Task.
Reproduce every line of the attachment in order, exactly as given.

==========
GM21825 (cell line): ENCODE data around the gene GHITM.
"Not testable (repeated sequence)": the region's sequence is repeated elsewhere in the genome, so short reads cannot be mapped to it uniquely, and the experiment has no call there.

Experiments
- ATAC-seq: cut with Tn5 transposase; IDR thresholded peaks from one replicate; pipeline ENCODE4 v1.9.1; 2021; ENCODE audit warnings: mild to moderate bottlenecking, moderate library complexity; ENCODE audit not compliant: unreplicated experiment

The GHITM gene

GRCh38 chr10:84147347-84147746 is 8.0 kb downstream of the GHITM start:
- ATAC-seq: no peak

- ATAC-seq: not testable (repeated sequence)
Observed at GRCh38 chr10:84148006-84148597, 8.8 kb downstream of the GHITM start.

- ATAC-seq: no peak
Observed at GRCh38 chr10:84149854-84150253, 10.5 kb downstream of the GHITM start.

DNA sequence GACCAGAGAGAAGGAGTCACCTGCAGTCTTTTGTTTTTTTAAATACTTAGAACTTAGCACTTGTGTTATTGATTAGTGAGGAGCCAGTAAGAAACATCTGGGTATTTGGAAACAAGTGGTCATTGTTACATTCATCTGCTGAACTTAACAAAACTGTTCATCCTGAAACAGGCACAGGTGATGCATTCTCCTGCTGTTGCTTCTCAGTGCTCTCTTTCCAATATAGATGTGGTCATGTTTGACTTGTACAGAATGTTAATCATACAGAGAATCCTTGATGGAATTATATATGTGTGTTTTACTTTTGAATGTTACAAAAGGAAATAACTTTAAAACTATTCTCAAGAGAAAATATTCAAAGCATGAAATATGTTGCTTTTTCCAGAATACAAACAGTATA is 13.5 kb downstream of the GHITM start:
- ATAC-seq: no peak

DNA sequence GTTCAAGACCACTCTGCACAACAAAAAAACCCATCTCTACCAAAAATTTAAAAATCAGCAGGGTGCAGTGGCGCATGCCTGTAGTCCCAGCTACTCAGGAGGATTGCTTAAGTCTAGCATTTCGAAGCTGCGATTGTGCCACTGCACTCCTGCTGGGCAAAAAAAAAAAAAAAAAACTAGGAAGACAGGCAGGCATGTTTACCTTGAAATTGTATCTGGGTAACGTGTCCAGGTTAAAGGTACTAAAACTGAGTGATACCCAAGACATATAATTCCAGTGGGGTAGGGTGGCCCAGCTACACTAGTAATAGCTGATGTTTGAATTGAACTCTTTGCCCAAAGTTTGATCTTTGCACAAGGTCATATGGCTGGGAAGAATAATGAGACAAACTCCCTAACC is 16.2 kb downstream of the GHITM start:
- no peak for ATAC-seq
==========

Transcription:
GM21825 (cell line): ENCODE data around the gene GHITM.
"Not testable (repeated sequence)": the region's sequence is repeated elsewhere in the genome, so short reads cannot be mapped to it uniquely, and the experiment has no call there.

Experiments
- ATAC-seq: cut with Tn5 transposase; IDR thresholded peaks from one replicate; pipeline ENCODE4 v1.9.1; 2021; ENCODE audit warnings: mild to moderate bottlenecking, moderate library complexity; ENCODE audit not compliant: unreplicated experiment

The GHITM gene

GRCh38 chr10:84147347-84147746 is 8.0 kb downstream of the GHITM start:
- ATAC-seq: no peak

- ATAC-seq: not testable (repeated sequence)
Observed at GRCh38 chr10:84148006-84148597, 8.8 kb downstream of the GHITM start.

- ATAC-seq: no peak
Observed at GRCh38 chr10:84149854-84150253, 10.5 kb downstream of the GHITM start.

DNA sequence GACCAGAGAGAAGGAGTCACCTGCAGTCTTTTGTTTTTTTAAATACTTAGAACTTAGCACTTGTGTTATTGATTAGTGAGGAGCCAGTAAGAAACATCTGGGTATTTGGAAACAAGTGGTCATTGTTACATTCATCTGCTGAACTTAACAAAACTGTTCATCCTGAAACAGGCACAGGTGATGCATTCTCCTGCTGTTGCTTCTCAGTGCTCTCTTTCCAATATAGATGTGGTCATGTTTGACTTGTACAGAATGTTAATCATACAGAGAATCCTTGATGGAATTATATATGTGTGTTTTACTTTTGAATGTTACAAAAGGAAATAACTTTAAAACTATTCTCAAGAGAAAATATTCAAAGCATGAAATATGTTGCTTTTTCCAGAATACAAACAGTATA is 13.5 kb downstream of the GHITM start:
- ATAC-seq: no peak

DNA sequence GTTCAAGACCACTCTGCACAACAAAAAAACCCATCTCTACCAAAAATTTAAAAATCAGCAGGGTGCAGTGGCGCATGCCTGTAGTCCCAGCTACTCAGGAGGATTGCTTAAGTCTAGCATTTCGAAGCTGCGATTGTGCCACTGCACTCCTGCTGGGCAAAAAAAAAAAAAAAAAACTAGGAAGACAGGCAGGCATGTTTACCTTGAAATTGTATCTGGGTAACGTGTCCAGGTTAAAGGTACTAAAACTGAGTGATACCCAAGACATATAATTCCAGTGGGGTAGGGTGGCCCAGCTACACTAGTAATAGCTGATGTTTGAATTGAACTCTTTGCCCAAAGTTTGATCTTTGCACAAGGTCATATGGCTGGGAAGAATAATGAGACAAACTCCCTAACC is 16.2 kb downstream of the GHITM start:
- no peak for ATAC-seq